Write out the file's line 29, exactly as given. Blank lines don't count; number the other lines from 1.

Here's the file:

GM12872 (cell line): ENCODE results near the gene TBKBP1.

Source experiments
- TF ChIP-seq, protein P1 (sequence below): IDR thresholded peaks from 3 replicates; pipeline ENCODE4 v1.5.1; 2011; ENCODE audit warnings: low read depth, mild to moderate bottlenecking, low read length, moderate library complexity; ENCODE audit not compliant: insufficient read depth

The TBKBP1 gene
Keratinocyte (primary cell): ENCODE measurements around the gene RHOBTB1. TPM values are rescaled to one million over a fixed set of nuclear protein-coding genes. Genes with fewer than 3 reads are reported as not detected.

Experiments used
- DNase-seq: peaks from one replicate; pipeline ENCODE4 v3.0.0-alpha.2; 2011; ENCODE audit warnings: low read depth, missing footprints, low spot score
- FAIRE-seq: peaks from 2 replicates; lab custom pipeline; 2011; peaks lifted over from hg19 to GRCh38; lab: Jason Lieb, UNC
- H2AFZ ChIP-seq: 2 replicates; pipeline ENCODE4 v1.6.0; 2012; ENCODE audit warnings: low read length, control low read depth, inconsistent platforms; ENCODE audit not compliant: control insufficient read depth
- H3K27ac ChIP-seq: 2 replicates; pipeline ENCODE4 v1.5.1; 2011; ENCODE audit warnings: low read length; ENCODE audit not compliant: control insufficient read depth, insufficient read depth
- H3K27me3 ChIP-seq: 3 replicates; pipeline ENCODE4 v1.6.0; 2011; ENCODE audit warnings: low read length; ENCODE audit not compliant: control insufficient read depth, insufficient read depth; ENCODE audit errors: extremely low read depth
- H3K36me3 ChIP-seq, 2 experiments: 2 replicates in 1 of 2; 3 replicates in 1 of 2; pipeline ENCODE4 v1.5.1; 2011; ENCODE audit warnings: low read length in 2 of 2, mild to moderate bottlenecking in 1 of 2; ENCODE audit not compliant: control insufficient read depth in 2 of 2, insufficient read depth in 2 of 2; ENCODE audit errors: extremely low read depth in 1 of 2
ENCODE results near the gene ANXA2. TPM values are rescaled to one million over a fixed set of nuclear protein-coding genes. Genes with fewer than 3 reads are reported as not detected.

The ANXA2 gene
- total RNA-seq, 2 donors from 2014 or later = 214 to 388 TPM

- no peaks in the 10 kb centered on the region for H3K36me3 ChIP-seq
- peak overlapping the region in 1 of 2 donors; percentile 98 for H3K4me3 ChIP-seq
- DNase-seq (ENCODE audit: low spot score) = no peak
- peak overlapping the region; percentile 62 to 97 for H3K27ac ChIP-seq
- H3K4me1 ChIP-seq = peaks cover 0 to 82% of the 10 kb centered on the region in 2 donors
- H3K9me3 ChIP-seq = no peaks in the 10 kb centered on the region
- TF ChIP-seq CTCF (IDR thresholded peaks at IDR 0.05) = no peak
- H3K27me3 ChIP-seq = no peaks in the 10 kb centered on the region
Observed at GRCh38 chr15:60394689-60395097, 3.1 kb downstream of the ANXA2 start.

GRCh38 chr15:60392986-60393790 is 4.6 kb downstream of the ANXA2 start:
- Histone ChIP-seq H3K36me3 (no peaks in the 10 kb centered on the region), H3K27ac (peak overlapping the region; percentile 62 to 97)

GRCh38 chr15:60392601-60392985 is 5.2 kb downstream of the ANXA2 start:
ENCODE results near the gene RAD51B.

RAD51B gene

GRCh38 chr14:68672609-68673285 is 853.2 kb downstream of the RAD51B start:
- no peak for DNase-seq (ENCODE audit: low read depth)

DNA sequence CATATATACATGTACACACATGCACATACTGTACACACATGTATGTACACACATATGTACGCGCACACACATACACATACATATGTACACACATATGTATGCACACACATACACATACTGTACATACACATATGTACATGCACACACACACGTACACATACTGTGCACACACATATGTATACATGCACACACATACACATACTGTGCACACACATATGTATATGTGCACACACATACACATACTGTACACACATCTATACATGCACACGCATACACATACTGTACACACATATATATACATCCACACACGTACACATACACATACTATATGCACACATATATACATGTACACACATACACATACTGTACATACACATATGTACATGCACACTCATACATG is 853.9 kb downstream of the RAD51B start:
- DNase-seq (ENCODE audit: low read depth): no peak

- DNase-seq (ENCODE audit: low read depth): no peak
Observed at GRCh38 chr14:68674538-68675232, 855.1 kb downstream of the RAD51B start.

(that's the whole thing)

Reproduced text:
RAD51B gene